Esperanto English
Se mi povus, mi skribus librojn. If I could, I would write books.
Se mi estus vi, mi skribus librojn. If I were you, I would write books.
Ĉu mi povus havi tason da teo? Could I have a cup of tea?

Participles[edit]

Participles are adjectives formed from verbs. There are two types: the active and the passive.

Active participles[edit]

estas estis estos
-inta
(action recently completed)
estas skribinta
(has written)
estis skribinta
(had written)
estos skribinta
(will have written)
-anta
(action still ongoing)
estas skribanta
(is writing)
estis skribanta
(was writing)
estos skribanta
(will be writing)
-onta
(action soon to begin)
estas skribonta
(is going to write)
estis skribonta
(about to write)
estos skribonta
(will be about to write)

As adjectives, they must agree in case and number with the noun they are modifying, which is the subject of the active participle phrase.

Esperanto English
Mi estas skribinta librojn. I have written books.
Ni estis skribontaj libron. We were about to write a book.
Vi estos skribanta libron. You (singular) will be writing a book.
Vi estos skribantaj libron. You (plural) will be writing a book.

Passive participles[edit]

Passive participles can be formed from transitive verbs and are used for the passive voice.

esti estu estus
-ita
(action recently completed)
having been
esti skribita
(to be (in the state of) having been written)
(to have been written)
estu skribita
(be (in the state of) having been written)
(be written)
estus skribita
(would be (in the state of) having been written)
(would have been written)
-ata
(action still on-going)
being
esti skribata
(to be (being) written)
estu skribata
(be (being) written)
estus skribata
(would be (being) written)
-ota
(action soon to begin)
about/going to be
esti skribota
(to be about (going) to be written)
estu skribota
(be about (going) to be written)
estus skribota
(would be about (going) to be written)
estas estis estos
-ita
(action recently completed)
having been
estas skribita
(is (in the state of) having been written)
(has been written)
estis skribita
(was (in the state of) having been written)
(had been written)
estos skribita
(will be (in the state of) having been written)
(will have been written)
-ata
(action still on-going)
being
estas skribata
(is (being) written)
estis skribata
(was (being) written)
estos skribata
(will be (being) written)
-ota
(action soon to begin)
about/going to be
estas skribota
(is about (going) to be written)
estis skribota
(was about (going) to be written)
estos skribota
(will be about (going) to be written)

As adjectives, they must agree in case and number with the noun they are modifying, which is the subject of the passive participle phrase.

Esperanto English
La libro estas skribata. The book is being written.
La libroj estas skribataj. The books are being written.

The direct object of sentences in passive voice is denoted by de after the participle:

Esperanto English
La libro estas skribata de mi. The book is being written by me.

Conjunctions[edit]

Conjunctions do not have a grammatical ending. Other than ĉu ("whether/or"), se ("if") and ke ("that"), their endings cannot be confused with other grammatical endings. For those that can, this does not cause confusion, because there are only a small number of them, so they are easy to identify.

Esperanto English Examples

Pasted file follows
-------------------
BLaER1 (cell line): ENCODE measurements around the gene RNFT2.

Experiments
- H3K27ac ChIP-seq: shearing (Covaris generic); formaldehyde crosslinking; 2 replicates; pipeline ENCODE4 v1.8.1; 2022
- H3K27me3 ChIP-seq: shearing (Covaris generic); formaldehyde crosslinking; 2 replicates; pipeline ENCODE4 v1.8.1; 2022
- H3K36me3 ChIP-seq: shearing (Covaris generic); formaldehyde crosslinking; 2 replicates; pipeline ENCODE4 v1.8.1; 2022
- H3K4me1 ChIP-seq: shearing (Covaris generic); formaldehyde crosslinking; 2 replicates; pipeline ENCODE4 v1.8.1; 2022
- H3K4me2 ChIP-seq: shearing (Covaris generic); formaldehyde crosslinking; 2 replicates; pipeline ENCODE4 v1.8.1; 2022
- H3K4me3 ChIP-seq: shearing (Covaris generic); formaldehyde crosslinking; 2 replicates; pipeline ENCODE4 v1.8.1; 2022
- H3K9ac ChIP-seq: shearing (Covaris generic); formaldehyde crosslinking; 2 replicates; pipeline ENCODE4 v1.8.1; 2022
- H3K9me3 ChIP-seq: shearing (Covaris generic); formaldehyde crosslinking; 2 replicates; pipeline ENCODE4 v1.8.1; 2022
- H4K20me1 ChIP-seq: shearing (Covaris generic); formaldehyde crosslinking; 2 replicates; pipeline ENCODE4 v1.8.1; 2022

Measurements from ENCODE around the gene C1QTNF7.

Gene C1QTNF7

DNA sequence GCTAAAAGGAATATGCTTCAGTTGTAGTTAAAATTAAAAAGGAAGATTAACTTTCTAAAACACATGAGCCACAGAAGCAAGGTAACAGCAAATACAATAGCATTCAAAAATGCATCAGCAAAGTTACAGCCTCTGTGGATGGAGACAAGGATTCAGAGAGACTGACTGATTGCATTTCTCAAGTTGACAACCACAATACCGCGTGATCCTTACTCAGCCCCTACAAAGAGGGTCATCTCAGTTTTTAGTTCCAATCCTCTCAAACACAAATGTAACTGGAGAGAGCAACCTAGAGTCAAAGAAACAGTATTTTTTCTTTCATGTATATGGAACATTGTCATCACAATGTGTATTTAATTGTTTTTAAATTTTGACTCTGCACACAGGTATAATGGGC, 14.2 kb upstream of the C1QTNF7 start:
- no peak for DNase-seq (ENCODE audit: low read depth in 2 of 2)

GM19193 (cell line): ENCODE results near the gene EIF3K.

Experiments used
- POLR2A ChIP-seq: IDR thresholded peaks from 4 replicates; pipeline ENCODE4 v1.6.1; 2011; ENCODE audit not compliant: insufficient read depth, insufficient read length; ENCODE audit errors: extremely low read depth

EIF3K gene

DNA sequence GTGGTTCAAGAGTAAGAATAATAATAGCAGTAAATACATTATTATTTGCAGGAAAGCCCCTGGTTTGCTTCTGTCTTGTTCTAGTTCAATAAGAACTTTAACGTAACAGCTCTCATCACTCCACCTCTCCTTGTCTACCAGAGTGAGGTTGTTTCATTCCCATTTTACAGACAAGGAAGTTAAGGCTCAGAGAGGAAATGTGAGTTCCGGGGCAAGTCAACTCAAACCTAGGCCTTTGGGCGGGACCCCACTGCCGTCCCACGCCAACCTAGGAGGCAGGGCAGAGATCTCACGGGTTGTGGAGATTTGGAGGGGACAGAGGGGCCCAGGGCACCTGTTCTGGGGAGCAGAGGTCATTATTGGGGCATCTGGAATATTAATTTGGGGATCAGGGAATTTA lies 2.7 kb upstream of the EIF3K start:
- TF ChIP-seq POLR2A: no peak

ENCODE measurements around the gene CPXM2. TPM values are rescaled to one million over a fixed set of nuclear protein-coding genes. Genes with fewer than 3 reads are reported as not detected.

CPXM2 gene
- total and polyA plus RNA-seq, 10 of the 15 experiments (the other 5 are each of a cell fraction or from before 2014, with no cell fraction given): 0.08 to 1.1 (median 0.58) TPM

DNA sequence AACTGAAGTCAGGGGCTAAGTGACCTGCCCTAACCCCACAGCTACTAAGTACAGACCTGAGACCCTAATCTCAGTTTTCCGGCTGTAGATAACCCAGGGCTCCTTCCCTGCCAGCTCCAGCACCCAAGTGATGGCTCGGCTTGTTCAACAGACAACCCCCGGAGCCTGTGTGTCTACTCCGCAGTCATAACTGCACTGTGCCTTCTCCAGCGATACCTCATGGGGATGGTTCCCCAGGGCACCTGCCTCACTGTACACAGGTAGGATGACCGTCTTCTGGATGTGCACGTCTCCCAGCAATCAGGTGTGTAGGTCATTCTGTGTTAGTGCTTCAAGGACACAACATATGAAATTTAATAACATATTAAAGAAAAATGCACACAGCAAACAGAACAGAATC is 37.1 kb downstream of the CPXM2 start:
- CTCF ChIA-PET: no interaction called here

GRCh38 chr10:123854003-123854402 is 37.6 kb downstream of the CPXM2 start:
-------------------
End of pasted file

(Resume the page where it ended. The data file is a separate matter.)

ankoraŭ still, yet
or
ĉu whether
kaj and
ke that
krom besides, in addition to
se if
sed but
aŭ ... aŭ ... either... or ...
kaj ... kaj ... both... and ...
eo: La viro kaj marŝas kaj kuras.
en: The man both walks and runs.
eo: La ĉevalo estas kaj granda kaj forta.
en: The horse is both large and strong.
eo: La knabo havas kaj rozojn kaj violojn.
en: The boy has both roses and violets.
eo: Kaj la knabo kaj la viro estas altaj.
en: Both the boy and the man are tall.
nek ... nek ... neither ... nor ...
eo: Ili nek marŝas nek kuras.
en: They neither walk nor run.
eo: La viro havas nek domon nek ĝardenon.
en: The man has neither a house nor a garden.
eo: Nek la rozo nek la violo estas verda.
en: Neither the rose nor the violet is green.

Comparatives[edit]

Comparatives are formed by adjectives and adverbs.

Esperanto English Examples
pli ... ol ... more ... than ...
eo: Lakto estas pli nutra ol vino.
en: Milk is more nutritious than wine.
malpli ... ol ... less ... than ...
eo: Vino estas malpli nutra ol lakto.
en: Wine is less nutritious than milk.
tiel ... kiel ... as ... as ...
eo: Vi estas tiel forta, kiel mi.
en: You are as strong as I.
tia ... kia ... such ... as ...
eo: Tia domo, kia tiu, estas malofta.
en: Such a house as that is rare.
sama ... kia ... the same (kind of thing) ... as ...
eo: Mia bastono estas tia sama, kia la via.
en: My stick is the same as yours.
sama ... kiel ... the same (way or method) ... as ...
eo: Ĝia uzado estas tia sama, kiel en la aliaj lingvoj.
en: Its use is the same as in the other languages.
eo: Vi ĉiam laboradas al tiu sama celo, kiel mi.
en: You are always working towards that same end (aim) as I.

The Time of Day[edit]

Ordinal numbers (unua, dua) are used for the hour of the day, with horo expressed or understood. The minutes are expressed by cardinal numbers (unu, du). In questions, as well as using kiam, the adjective kioma (from kiom, how much) can be used:

Esperanto English
Kiam vi alvenos? When will you arrive?
Kioma horo estas? What hour (what o'clock, what time) is it?
Je kioma horo vi venos? At what time (what o'clock) will you come?
Estas la dua horo. It is two o'clock (it is the second hour).
Estas la tria kaj kvin minutoj. It is five minutes past three.
Ni iris je la sesa kaj duono. We went at half past six.
Estas la oka kaj kvardek kvin. It is eight forty-five.
Estas unu kvarono antaŭ la naŭa. It is a quarter to nine.
Estas dudek minutoj antaŭ la deka. It is twenty minutes to ten.